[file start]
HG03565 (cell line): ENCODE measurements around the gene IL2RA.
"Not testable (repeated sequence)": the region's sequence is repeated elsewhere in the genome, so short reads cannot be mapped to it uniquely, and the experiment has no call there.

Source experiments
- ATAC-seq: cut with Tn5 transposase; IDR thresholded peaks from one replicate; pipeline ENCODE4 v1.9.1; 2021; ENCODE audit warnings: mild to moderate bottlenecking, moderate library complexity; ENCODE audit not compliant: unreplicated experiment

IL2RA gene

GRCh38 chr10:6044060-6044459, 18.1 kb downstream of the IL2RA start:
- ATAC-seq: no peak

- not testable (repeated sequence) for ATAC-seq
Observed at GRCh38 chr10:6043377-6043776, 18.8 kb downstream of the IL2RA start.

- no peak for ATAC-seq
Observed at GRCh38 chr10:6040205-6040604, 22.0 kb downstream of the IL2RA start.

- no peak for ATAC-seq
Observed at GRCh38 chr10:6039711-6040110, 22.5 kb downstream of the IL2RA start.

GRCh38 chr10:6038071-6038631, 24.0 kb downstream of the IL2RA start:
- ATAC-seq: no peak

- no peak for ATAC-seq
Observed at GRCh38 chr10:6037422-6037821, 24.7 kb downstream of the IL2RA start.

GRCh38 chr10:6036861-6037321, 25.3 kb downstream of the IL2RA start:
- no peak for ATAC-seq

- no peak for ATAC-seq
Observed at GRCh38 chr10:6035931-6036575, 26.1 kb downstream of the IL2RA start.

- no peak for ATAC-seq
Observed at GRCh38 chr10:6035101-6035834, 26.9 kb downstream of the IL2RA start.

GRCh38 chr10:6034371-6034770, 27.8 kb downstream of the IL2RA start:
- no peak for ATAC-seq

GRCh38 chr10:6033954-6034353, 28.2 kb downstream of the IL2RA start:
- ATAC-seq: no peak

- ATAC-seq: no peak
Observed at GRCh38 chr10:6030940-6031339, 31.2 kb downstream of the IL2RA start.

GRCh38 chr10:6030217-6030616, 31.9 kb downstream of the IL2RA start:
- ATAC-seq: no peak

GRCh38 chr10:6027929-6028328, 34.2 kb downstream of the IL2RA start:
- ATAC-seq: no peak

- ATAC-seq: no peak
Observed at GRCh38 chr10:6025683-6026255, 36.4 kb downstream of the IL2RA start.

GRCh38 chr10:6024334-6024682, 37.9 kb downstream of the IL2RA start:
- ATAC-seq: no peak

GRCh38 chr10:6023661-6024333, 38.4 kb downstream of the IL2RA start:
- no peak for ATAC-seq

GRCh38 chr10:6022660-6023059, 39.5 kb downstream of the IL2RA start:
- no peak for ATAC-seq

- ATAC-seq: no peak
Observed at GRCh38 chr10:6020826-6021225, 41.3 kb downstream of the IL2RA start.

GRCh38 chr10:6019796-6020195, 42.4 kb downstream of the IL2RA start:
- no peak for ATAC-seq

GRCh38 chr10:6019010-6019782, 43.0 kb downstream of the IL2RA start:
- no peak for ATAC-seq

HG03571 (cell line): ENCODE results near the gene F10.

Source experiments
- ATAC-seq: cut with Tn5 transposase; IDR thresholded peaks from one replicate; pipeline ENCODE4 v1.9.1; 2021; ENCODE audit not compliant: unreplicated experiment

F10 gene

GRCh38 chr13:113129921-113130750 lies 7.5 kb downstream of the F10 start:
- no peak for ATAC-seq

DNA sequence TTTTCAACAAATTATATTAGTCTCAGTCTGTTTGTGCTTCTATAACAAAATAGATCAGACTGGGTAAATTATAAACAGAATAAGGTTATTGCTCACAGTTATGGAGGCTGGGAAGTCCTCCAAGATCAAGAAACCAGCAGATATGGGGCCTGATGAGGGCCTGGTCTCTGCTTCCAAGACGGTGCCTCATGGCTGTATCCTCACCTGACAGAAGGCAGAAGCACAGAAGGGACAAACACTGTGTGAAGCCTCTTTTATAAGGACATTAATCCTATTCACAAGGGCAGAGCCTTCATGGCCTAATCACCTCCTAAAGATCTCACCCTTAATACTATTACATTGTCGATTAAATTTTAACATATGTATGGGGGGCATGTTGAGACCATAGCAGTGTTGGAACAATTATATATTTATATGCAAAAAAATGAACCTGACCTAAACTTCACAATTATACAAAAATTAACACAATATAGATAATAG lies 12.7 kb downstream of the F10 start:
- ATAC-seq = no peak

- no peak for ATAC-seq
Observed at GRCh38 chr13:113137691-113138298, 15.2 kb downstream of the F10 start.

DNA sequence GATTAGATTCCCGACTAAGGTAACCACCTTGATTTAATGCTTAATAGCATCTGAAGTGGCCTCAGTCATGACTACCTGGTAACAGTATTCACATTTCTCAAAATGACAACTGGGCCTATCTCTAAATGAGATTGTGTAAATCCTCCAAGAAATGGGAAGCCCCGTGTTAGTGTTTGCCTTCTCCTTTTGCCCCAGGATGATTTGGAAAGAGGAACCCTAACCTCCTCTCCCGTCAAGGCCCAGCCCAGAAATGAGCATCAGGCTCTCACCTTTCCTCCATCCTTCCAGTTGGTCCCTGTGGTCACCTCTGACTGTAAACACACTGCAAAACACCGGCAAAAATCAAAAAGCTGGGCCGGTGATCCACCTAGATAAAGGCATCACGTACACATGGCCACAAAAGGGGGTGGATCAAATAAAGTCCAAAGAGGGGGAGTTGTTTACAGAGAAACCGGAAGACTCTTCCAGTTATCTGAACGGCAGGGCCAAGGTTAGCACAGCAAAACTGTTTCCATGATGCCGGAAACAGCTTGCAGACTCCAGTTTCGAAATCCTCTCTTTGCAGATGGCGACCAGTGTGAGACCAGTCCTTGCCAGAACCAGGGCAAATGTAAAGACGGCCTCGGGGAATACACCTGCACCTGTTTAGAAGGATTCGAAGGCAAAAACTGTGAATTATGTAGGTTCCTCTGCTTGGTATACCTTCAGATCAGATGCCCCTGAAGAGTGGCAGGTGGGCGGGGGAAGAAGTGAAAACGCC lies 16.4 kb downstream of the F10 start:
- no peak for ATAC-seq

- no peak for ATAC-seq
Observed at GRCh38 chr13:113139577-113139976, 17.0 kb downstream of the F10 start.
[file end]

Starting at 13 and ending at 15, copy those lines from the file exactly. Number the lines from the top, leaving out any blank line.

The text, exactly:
Observed at GRCh38 chr10:6039711-6040110, 22.5 kb downstream of the IL2RA start.

GRCh38 chr10:6038071-6038631, 24.0 kb downstream of the IL2RA start:
- ATAC-seq: no peak